I primarily left the corporate world because of the people. I couldn’t bear the idea of living the rest of my life, centered around pettiness and politics and that’s all I saw around me. I drifted gradually into more creative circles. I met artists, writers, musicians, actors, performers. I also met a lot of people who were doing other things independent of the corporate world. Entrepreneurs, new industry pioneers, people who had either quit or said no to more traditional and lucrative (read responsible) life choices. Yes, there is no such a thing as a compartmentalised career, especially not in a place like Mumbai. What you do for a living defines the other aspects of your life and the roles you get to play in society too.

Here too, I found disillusionment in human beings, in how often we allowed ourselves to fall into small-time manipulation and bickering instead of chasing things that really inspired us. My sabbatical hit shock after shock. My father said,

“What do you expect? It’s people. You’ll find that everywhere.”

I had had about a decade of people experiences before I walked this path. Why then, did I expect the world outside the corporate structure would be different?

Here’s why. No one becomes an insurance agent or a market researcher or a project manager for the love of it. Sure, a lot of people find tremendous satisfaction in the jobs they are doing. But how many of them would continue doing so if they didn’t have to or if they didn’t get paid to do them?

On the other hand, I left what may have been a more comfortable life behind because I saw a tiny opportunity to spend it doing what I loved instead. I would have and I did write even when I wasn’t getting paid for it, even when I didn’t have to do it. Much before the internet and blogging were realities, I was writing. I imagine these worlds are populated by people like myself, who were pulled out of their steady lives by the dream of something that touched them more. I didn’t expect to find the kind of spiritual fatigue, the weary psyche that causes people to politic rather than inspire, here.

I’ve known a poet whose primary objective is to play victim. I’ve spoken to a standup comic who spends more time brooding over how his successful peers only got that way through contacts. I’ve been with a performer whose sole objective is to maintain the identity of an angry, downtrodden rapper to the exclusion of all else. I’ve hung around with countless entrepreneurs who’ve used their business/project as an excuse to write away all kinds of terrible behaviour (cheating, disrespect, fraud). And I’ve met countless writers who are — plain and simple — assholes. That’s it, that is their whole entire identity. An asshole who happens to write.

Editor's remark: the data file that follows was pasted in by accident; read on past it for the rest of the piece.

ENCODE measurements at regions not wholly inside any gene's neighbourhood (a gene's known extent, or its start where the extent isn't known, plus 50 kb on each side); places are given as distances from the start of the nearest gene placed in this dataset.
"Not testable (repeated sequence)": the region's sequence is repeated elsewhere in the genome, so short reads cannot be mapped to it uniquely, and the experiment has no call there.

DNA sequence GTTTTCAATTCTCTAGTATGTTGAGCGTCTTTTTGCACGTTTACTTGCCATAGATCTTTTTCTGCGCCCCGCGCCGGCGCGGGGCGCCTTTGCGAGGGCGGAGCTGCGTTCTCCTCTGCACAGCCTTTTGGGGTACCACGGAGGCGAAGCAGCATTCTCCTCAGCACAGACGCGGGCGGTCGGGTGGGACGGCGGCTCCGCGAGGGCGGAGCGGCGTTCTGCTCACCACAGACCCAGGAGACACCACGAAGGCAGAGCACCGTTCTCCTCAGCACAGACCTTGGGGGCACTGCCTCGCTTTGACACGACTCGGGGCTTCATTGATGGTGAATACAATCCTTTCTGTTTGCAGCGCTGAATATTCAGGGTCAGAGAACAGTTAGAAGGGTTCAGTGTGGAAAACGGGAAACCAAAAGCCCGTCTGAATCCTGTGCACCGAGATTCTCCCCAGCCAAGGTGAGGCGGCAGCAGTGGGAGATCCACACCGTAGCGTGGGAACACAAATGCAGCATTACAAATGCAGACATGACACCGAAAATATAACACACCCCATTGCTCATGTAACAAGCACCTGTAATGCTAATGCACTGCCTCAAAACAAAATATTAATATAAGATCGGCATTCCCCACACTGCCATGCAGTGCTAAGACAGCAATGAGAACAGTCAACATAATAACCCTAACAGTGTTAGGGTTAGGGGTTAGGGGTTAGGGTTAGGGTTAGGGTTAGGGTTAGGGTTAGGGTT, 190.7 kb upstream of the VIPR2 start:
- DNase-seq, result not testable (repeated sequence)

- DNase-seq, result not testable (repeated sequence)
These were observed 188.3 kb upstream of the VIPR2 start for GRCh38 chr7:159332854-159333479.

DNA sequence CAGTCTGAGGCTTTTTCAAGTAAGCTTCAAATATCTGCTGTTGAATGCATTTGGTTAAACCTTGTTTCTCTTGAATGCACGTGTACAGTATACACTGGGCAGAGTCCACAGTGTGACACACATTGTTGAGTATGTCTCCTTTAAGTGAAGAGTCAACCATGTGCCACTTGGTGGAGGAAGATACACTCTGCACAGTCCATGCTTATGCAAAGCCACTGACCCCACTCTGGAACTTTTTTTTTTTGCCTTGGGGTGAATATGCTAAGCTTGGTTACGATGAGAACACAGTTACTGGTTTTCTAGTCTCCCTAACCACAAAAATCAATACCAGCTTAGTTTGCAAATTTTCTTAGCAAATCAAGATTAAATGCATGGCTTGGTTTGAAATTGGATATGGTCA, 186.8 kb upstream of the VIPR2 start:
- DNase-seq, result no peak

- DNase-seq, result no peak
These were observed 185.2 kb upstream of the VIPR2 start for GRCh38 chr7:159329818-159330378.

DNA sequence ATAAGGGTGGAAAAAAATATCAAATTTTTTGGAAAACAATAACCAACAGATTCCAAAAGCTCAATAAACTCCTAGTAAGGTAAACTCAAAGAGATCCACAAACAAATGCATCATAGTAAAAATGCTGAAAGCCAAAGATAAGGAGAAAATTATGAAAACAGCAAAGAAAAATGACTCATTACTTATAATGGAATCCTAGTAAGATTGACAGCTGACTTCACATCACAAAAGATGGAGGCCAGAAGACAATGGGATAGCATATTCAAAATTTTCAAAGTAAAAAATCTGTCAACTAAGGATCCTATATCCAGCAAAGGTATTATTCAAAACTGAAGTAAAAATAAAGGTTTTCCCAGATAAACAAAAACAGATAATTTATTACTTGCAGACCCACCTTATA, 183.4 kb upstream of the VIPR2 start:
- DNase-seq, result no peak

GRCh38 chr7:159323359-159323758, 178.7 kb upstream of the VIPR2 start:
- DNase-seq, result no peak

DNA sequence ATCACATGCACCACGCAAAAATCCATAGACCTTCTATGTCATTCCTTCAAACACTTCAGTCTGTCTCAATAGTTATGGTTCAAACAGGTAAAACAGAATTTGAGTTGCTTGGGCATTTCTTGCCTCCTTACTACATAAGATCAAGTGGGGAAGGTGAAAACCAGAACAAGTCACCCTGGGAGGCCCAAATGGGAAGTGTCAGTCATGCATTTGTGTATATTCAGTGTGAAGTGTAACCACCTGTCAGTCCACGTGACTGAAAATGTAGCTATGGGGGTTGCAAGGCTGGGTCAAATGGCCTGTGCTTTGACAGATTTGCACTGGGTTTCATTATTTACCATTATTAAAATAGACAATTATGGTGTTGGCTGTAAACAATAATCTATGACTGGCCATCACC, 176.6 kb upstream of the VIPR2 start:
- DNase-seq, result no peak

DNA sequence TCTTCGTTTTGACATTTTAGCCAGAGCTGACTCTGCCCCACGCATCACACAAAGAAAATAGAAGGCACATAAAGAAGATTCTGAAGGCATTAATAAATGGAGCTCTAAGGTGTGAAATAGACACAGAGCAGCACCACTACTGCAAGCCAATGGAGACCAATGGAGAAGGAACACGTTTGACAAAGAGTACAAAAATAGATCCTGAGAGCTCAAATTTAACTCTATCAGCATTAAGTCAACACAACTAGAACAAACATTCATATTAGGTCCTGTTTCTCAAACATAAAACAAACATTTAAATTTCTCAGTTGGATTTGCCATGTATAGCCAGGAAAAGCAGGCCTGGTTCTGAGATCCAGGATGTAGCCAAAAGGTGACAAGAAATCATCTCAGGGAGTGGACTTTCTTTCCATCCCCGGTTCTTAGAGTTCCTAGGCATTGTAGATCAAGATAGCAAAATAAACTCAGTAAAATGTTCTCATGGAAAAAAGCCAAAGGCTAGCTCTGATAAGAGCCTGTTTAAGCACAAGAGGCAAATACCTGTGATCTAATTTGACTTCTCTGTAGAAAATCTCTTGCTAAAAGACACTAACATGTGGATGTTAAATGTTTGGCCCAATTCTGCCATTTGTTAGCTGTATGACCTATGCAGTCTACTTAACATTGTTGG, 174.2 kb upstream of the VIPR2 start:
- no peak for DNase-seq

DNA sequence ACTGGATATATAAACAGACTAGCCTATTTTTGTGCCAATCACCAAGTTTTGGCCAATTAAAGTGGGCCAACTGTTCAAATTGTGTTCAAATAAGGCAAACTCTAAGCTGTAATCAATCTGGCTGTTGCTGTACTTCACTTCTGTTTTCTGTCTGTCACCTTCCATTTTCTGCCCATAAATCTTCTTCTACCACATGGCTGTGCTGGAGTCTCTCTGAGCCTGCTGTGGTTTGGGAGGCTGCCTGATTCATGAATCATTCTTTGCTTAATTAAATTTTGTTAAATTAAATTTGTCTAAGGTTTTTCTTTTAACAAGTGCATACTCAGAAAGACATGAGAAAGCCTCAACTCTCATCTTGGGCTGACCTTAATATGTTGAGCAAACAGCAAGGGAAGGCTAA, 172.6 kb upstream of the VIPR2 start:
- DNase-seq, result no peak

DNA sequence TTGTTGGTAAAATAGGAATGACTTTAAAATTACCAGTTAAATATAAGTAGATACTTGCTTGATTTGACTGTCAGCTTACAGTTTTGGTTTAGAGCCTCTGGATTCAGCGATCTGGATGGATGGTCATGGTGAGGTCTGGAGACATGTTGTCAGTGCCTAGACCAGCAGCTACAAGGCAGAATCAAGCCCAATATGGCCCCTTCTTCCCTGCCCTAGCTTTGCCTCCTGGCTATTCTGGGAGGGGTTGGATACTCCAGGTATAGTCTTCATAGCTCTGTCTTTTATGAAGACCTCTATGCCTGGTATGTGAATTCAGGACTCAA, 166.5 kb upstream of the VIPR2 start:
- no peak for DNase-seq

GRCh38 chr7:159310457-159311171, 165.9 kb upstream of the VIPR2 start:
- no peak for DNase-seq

The last gives me a little clue into what’s happening, perhaps because I know this group best, being one myself (writer, I hope, not asshole). Most of us don’t really, truly know what we’re chasing. We give it the best, easiest or most socially acceptable label we can find. It’s not cool to say I’m seeking more popularity than I have here. Or that I want to be pampered and my life doesn’t give me that. Or that I think the world owes me a favour but if I have a regular job, I’m expected to give as I take so that doesn’t work for me.

It’s really the same things that people in the corporate world are searching for — fame, money, success but also acknowledgement, belonging, approval, respect, identity. The kind of structured universe that the corporate world is, just enforces some kind of order and following of rules with or without enrollment. Maybe it’s true. Those who can’t abide by that have bigger problems.

Then again, I guess it’s okay as long as you get what you’re looking for. There’s nothing poetic about a drama queen but that’s fine if you’re looking for attention, not beauty. Resentment is not funny either but maybe you’re not looking for a reason to laugh yourself. As for the angry rapper, well, maybe my idea of unhappiness is his idea of fulfilment.

Me? I chose peace and happiness. I’m not the best writer around but I’m being the best I know how to be. I’m not the most successful or even the best known but I try to remember that I was inspired by the thought of a lifetime of writing, not a fat bank balance. It’s feeling like things are more better than worse and I feel that way. Happiness is not a 24×7 party and I’m just glad I get to go to it.



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3 thoughts on “Designing Your Own Happy”
  1. Yes, it’s not possible to be happy all the time. But the pursuit of happiness can be a full time thing! 🙂

    And btw, is running away from people a sign that we have not accepted our own frailties fully? What do you think?

  2. Happiness matters more than pettiness and office politics played by sore losers. I’ve seen those assholes operating and right now, I am mulling on a decision that I need to take. Let’s keep the faith:)

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